So, I've cut back on commercial dog food, and am supplementing with food waste, but I've noticed that the flies on my one dog's poop have become extreme, and after a few hours his poop looks crumbled. At first, I thought great, it's breaking down quickly, but I'm not so sure. Any thoughts? By the way, I live in the suburbs.
Food waste?? as in table scraps? Or the trimmed scraps that goes to the compost? It's only happening on one of your dogs poop? Maybe your dog is letting go of backed up gunk from their GI tract that the flies are very attracted to. When the GI begins to detox it'll let go of some foul stuff. Maybe that's what's going on.?? I really don't know. And the crumbling after a few hours, again I don't know but maybe it's from lack of hydration in the poop, which again makes me wonder if the GI tract is doing some self cleaning now that you've cut back on the commercial dog food and began supplementing with waste. "I'm assuming that when you say waste, you're talking about all the stuff that gets trimmed and taken to the compost." Which again is probably helping cleanse your dogs GI tract, especially considering that all those scraps are likely raw/uncooked.
I feed my dog raw foods, and his poop does break down quicker than dogs that eat kibble.
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Location: Southern Oregon
posted 2 years ago
Thanks for the reply. The poop isn't overly dry, it just doesn't hold together after a few hours.
Food waste, as in trimmings, for the most part. I recently had a hog delivery, so bones, bits of meat and cartilage, top and tails of green beans, cooked winter squash/yams, eggs, whey.
I tried looking online, but everything that I found was very mainstream, pick up poop immediately, spray with poisons, etc.
The only other info I found was on a sled dogs message board, that suggested sprinkling poop with lime to cut down on the flies.
Crumbly could be from more bones in the diet. When my two dogs transitioned off of the factory stuff I had a similar experience: one had no issues, the other had constipation, diarrhea and some really stinky droppings. After a while it balanced out and wasn't a problem. Here are some more specific thoughts, though:
- puppy probiotics. Helped to get over the hump in adjusting to a different food. Feed a creature the exact same thing every day for years, and it may take some time to get used to variety. I think half the reason my one dog had no issues is that he's a weird piglet-dog; he'll graze on grass, eat insects, mushrooms, roots you name it. He was already kind of used to the variety.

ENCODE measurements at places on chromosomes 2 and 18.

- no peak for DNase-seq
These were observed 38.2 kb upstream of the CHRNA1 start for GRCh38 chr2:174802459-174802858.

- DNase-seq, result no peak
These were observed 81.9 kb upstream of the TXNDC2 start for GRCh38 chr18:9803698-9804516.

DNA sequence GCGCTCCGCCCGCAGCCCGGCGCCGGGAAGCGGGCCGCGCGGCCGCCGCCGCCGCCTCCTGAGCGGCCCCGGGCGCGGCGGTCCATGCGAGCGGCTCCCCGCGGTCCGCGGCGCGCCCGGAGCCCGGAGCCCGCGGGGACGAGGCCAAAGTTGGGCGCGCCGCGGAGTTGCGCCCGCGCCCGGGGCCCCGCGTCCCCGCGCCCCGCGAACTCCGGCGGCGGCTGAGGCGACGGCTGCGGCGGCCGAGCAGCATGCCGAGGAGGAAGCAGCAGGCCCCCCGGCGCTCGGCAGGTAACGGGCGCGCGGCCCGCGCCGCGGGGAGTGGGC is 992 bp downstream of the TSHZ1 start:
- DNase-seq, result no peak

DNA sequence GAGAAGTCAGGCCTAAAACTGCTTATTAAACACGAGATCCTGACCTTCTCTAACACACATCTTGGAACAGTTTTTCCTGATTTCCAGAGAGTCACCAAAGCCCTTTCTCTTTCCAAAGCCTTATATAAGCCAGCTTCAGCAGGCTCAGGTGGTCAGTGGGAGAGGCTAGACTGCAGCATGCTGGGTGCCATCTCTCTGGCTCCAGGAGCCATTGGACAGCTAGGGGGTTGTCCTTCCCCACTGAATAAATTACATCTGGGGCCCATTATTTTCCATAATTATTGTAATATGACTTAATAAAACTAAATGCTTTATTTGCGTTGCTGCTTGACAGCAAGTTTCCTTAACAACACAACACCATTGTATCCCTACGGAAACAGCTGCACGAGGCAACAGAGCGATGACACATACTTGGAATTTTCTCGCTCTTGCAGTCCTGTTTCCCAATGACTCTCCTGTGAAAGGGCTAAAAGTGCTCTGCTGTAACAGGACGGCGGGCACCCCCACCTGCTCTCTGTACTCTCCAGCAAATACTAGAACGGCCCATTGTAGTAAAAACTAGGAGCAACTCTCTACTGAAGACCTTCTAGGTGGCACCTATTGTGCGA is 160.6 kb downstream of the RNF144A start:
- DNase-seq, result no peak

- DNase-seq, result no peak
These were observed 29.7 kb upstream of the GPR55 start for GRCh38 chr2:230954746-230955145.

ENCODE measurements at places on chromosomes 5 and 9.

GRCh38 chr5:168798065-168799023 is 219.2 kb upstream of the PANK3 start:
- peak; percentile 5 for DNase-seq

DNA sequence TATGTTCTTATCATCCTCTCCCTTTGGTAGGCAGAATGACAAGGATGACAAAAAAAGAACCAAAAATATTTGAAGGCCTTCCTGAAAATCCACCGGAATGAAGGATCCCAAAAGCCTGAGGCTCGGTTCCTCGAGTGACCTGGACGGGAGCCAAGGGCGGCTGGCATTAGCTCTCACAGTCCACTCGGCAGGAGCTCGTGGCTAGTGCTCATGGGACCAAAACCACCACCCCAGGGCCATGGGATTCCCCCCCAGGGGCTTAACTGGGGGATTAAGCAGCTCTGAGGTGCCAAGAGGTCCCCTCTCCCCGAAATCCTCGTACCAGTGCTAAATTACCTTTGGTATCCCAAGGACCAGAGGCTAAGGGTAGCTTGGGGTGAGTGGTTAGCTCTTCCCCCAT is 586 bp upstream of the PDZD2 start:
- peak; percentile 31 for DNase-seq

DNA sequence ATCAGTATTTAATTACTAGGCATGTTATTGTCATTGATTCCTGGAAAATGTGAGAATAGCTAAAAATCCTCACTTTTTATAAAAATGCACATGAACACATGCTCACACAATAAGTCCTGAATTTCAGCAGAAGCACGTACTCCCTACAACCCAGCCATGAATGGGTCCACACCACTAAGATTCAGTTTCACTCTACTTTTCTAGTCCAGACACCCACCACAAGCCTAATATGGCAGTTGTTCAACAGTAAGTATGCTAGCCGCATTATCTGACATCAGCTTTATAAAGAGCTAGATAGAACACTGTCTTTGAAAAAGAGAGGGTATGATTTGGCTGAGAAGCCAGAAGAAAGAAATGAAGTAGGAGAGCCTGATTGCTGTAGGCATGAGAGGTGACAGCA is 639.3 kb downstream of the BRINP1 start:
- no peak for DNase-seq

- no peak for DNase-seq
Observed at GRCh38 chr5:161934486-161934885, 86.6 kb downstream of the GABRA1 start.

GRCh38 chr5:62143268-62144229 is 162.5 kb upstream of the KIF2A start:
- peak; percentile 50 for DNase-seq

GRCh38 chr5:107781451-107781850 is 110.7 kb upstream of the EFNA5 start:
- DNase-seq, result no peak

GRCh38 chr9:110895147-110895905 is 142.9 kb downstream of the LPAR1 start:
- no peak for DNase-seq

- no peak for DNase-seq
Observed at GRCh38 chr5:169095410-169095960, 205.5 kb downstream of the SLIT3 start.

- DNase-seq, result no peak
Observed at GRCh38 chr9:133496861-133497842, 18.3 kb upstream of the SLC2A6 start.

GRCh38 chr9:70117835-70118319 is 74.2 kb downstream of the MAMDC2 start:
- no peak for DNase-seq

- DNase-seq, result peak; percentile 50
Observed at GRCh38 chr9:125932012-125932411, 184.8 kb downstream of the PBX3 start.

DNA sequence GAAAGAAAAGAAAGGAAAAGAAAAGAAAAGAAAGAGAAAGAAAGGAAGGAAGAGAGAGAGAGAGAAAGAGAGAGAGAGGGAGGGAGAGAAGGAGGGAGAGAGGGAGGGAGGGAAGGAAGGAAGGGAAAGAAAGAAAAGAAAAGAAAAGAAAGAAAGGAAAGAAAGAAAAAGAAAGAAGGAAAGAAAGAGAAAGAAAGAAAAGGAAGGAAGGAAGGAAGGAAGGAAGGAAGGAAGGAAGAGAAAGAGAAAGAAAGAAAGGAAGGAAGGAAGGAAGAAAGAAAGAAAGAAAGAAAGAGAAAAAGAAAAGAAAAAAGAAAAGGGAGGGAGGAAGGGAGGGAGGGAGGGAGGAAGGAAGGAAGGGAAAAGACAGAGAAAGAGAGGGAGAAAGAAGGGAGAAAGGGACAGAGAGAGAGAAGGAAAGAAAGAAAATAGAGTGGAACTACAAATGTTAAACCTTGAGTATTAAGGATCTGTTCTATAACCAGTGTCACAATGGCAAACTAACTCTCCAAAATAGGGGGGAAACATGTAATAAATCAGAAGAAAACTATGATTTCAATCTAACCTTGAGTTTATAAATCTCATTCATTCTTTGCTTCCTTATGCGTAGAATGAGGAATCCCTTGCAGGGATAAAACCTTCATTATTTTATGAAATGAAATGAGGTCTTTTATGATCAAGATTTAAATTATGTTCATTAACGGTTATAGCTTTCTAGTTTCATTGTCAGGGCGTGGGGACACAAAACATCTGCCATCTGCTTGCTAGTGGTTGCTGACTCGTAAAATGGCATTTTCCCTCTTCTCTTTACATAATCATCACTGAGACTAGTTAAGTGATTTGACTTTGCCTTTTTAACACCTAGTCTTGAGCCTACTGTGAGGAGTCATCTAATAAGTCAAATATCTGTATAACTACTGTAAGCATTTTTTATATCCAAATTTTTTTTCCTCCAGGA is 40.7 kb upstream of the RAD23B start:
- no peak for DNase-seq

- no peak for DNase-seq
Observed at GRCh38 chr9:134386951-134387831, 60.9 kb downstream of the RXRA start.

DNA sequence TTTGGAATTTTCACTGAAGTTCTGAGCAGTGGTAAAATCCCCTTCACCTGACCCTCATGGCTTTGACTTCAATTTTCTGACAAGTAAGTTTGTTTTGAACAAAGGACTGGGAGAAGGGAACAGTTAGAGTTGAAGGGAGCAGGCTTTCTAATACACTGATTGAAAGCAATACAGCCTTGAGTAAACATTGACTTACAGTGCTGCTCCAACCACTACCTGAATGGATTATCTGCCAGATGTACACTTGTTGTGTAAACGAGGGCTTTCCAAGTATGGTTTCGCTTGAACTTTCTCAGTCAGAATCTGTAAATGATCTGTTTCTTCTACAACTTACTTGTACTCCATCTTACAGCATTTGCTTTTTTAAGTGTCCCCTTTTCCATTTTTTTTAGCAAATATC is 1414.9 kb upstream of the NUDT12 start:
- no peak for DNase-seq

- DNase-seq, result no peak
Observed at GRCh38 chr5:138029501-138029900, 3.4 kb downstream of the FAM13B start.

- Separate RMB's (raw meaty bones) and other foods. Mine get raw meaty bones one meal, and a mix of other things for the other meal (veggies, oatmeal, ground beef, eggs, herbs, fish, fruit, etc etc). Then I find they usually have one chalky white poop and one smelly brown/green poop. They seem to be happier and more healthy this way.
- uncooked greens can be really hard on dog's stomachs. They weren't really made for processing much of that. cook them for a while, maybe soak in vinegar or even just smash them up really good (macerate), and it might help them digest those garden scraps a bit better.
- Watch fat to protein ration: when I first started making something up for the dogs, it had WAY too much fat. Lead to bad things. When I eased up on the fish, animal fat, eggs, and other high-fat sources it helped.
- I've read some dogs have trouble with whey. That could be a contributing factor.
- I dunno what lime would do. A little DE might do well though, desiccate it and bother those little fly feet.
"The highest function of ecology is the understanding of consequences."
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Location: Southern Oregon
posted 2 years ago
Thank you. I will try one meal bones, one other stuff. I am aware that too much fat can be an issue, but the increased fat is helping with skin problems. My two large dogs have lost weight and the little one has gained. I feel like everything is all over the place.
I will try sprinkling his poop with DE, I have plenty. Just to be clear, the forum was talking about agricultural lime, not fruit juice. I assumed the pH change wouldn't be liked by the flies, but I don't know. But, I'll try the DE first.
I heard a Taiwanese permaculture teacher say that he keeps a small worm-bin half sunk in the ground, and pooper-scoops his dog's poop into it, and the compost worms make short work of it. I think it was just a garbage bin, with holes in the earth-covered bottom part for the worms and other organisms to come and go in the ground. It had a lid to keep rain out, smells in, and to keep flies from going in and laying eggs. I think he said he's had it in one spot for years and never needs to empty it or move it, but I'm not sure I remember that correctly.
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